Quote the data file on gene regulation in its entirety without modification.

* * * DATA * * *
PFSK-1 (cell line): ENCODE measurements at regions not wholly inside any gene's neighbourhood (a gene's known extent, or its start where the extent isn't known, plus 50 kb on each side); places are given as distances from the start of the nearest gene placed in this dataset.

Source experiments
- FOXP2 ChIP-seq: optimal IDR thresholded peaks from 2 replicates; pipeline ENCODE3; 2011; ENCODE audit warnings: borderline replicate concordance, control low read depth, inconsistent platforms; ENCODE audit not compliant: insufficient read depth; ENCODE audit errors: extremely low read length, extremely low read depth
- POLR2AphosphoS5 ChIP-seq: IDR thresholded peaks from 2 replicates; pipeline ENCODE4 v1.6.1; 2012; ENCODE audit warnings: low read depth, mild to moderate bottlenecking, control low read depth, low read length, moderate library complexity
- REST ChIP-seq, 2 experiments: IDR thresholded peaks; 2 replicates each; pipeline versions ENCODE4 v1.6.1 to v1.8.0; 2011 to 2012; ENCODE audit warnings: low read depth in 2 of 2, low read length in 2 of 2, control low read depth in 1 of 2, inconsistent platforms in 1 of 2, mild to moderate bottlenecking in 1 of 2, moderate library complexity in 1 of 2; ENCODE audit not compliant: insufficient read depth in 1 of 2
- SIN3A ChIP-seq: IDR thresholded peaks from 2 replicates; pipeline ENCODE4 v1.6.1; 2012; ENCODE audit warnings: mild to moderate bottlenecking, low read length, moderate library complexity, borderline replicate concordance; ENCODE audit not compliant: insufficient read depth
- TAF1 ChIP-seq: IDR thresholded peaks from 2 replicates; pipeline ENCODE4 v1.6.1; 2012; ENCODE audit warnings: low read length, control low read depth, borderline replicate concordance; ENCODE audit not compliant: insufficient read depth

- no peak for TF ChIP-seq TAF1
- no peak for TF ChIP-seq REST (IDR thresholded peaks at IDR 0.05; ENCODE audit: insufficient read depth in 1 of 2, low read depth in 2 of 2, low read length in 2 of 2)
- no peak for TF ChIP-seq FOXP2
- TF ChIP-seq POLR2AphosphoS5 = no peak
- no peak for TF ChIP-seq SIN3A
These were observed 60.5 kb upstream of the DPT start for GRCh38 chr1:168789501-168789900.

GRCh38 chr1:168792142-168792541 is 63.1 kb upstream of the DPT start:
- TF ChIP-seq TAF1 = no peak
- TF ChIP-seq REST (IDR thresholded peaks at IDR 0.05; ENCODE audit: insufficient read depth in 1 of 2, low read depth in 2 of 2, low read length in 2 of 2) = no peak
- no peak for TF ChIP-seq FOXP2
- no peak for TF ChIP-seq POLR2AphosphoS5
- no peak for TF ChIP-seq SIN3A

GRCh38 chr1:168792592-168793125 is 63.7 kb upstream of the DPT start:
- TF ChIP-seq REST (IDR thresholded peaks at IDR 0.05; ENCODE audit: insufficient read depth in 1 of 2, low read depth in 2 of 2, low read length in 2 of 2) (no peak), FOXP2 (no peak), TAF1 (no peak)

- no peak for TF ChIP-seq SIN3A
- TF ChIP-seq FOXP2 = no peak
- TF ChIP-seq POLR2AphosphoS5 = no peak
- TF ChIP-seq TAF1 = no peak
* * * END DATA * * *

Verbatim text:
PFSK-1 (cell line): ENCODE measurements at regions not wholly inside any gene's neighbourhood (a gene's known extent, or its start where the extent isn't known, plus 50 kb on each side); places are given as distances from the start of the nearest gene placed in this dataset.

Source experiments
- FOXP2 ChIP-seq: optimal IDR thresholded peaks from 2 replicates; pipeline ENCODE3; 2011; ENCODE audit warnings: borderline replicate concordance, control low read depth, inconsistent platforms; ENCODE audit not compliant: insufficient read depth; ENCODE audit errors: extremely low read length, extremely low read depth
- POLR2AphosphoS5 ChIP-seq: IDR thresholded peaks from 2 replicates; pipeline ENCODE4 v1.6.1; 2012; ENCODE audit warnings: low read depth, mild to moderate bottlenecking, control low read depth, low read length, moderate library complexity
- REST ChIP-seq, 2 experiments: IDR thresholded peaks; 2 replicates each; pipeline versions ENCODE4 v1.6.1 to v1.8.0; 2011 to 2012; ENCODE audit warnings: low read depth in 2 of 2, low read length in 2 of 2, control low read depth in 1 of 2, inconsistent platforms in 1 of 2, mild to moderate bottlenecking in 1 of 2, moderate library complexity in 1 of 2; ENCODE audit not compliant: insufficient read depth in 1 of 2
- SIN3A ChIP-seq: IDR thresholded peaks from 2 replicates; pipeline ENCODE4 v1.6.1; 2012; ENCODE audit warnings: mild to moderate bottlenecking, low read length, moderate library complexity, borderline replicate concordance; ENCODE audit not compliant: insufficient read depth
- TAF1 ChIP-seq: IDR thresholded peaks from 2 replicates; pipeline ENCODE4 v1.6.1; 2012; ENCODE audit warnings: low read length, control low read depth, borderline replicate concordance; ENCODE audit not compliant: insufficient read depth

- no peak for TF ChIP-seq TAF1
- no peak for TF ChIP-seq REST (IDR thresholded peaks at IDR 0.05; ENCODE audit: insufficient read depth in 1 of 2, low read depth in 2 of 2, low read length in 2 of 2)
- no peak for TF ChIP-seq FOXP2
- TF ChIP-seq POLR2AphosphoS5 = no peak
- no peak for TF ChIP-seq SIN3A
These were observed 60.5 kb upstream of the DPT start for GRCh38 chr1:168789501-168789900.

GRCh38 chr1:168792142-168792541 is 63.1 kb upstream of the DPT start:
- TF ChIP-seq TAF1 = no peak
- TF ChIP-seq REST (IDR thresholded peaks at IDR 0.05; ENCODE audit: insufficient read depth in 1 of 2, low read depth in 2 of 2, low read length in 2 of 2) = no peak
- no peak for TF ChIP-seq FOXP2
- no peak for TF ChIP-seq POLR2AphosphoS5
- no peak for TF ChIP-seq SIN3A

GRCh38 chr1:168792592-168793125 is 63.7 kb upstream of the DPT start:
- TF ChIP-seq REST (IDR thresholded peaks at IDR 0.05; ENCODE audit: insufficient read depth in 1 of 2, low read depth in 2 of 2, low read length in 2 of 2) (no peak), FOXP2 (no peak), TAF1 (no peak)

- no peak for TF ChIP-seq SIN3A
- TF ChIP-seq FOXP2 = no peak
- TF ChIP-seq POLR2AphosphoS5 = no peak
- TF ChIP-seq TAF1 = no peak